Summer officially arrives this Wednesday with the Summer Solstice and the weather has already turned hot and humid this week here in Delaware. As the weather changes, so does the clothing to shorts, tee shirts and bathing suits. Clothing plays an important role in keeping us protected, comfortable and clean. While we just naturally shift to different
types of clothing in response to seasonal weather changes, workers still are required to wear appropriate clothing in their workplace environment to protect them from physical, chemical and biological agents potentially detrimental to their health and well being. Performance standards for protective clothing developed by ASTM’s Committee F23 on protective clothing have helped in the selection and use of appropriate clothing for the past 25 years. Now as a member-at –large of F23 , I have the opportunity to review and comment on new draft standards and participate in the voluntary standard consensus process. I also am able to keep you up to date on the latest F23 activities.

This past week (June 12-15th) the committee met in Toronto, Canada. One of the agenda items of the committee was to address a possible scope change of the committee from clothing to Personal Protective Clothing and Equipment (PPC&E). This change was initiated in response to needs in personal protective equipment other than protective clothing. F23 has already developed standards in face masks, gloves, gowns, aprons, chaps, and boots, etc. which are used in conjunction with protective clothing, but tend to shift the activities beyond conventional understanding of clothing protection. By expanding the scope of the committee, members already involved with other types of protective equipment standards including clothing can participate and contribute to the development of specific PPE standards. As I mentioned in my 2nd Quarterly column, there has been an increase in collaboration with government organizations (NIOSH) and other agencies in personal protective equipment research and development and therefore expanding the scope would be more beneficial to all in terms of funding for research and standardization. When I checked the ASTM F23 Committee web site after the Toronto meeting recently, I noticed that the committee’s scope and title was changed to protective clothing and equipment.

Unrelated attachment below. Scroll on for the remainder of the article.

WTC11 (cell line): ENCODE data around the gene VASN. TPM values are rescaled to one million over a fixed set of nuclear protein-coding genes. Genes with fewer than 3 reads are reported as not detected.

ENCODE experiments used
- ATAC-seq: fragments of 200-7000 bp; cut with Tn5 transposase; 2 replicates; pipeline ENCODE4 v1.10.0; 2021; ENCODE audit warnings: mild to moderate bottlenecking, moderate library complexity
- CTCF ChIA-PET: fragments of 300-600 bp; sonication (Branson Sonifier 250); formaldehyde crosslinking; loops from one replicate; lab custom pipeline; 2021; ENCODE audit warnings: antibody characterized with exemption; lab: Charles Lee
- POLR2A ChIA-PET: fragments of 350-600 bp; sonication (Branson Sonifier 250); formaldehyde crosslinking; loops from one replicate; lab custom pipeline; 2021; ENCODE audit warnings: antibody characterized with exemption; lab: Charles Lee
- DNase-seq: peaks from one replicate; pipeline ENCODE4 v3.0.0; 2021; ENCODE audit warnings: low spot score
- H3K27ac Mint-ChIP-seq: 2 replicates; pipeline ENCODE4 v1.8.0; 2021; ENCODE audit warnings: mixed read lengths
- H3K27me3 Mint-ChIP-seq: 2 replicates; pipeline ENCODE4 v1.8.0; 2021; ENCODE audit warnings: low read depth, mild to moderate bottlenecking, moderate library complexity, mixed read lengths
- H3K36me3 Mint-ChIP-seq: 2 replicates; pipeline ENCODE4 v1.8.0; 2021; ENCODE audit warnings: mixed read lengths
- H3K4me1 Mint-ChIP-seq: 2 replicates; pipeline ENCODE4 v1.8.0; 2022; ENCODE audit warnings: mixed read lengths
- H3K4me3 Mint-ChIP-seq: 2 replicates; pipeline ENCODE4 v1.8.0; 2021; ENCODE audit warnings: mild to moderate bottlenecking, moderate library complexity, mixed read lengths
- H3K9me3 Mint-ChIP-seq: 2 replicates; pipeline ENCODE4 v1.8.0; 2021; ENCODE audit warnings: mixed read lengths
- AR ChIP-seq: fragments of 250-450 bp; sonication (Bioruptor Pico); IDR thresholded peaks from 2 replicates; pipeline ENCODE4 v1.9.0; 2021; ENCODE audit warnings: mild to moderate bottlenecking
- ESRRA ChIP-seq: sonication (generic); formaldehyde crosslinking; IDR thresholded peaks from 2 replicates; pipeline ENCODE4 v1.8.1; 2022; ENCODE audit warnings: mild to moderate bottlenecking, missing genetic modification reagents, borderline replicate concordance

In other F23 standard development, two new standards were approved. They are F2407-06, Standard Specification for Surgical Gowns Intended for Use in Healthcare Facilities and F2547-06, Standard Test Method for Determining the Attenuation Properties in a Primary X-ray Beam of Materials Used to Protect Against Radiation Generated During the Use of X-ray Equipment. Another item of particular interest is the status and 5 year review of F739-99a. on Permeation Testing for Liquids and Gases. This is the first test method developed by F23 and the one used most frequently for permeation tests with chemicals. If you have concerns or suggestions for improving this test method, now is the time to make them known so that changes can be made. Let me know your concerns so that I can make members of F 23.30 on Chemicals aware.

In other developments involving PPE but not ASTM, I have read that the House Appropriations Committee has repeated their call for OSHA to report on the status of its Employer Payment PPE regulation. This long-awaited rule would determine whether employers or employees are responsible for buying different types of PPE equipment. Final action on this regulation is expected in September. This could be costly for employees, but the rule has a long way to go before becoming a law.

Finally, in my last column, I mentioned that I wanted to share some pictures of permeation tests that I performed in the past including the most recent work at Savannah River. So far, I have not received them from Savannah River, but expect that they will soon be cleared through their security process. In closing, please do not hesitate to contact Rich Pesce or I about your permeation testing needs or equipment.

Have a safe summer,
Norm Henry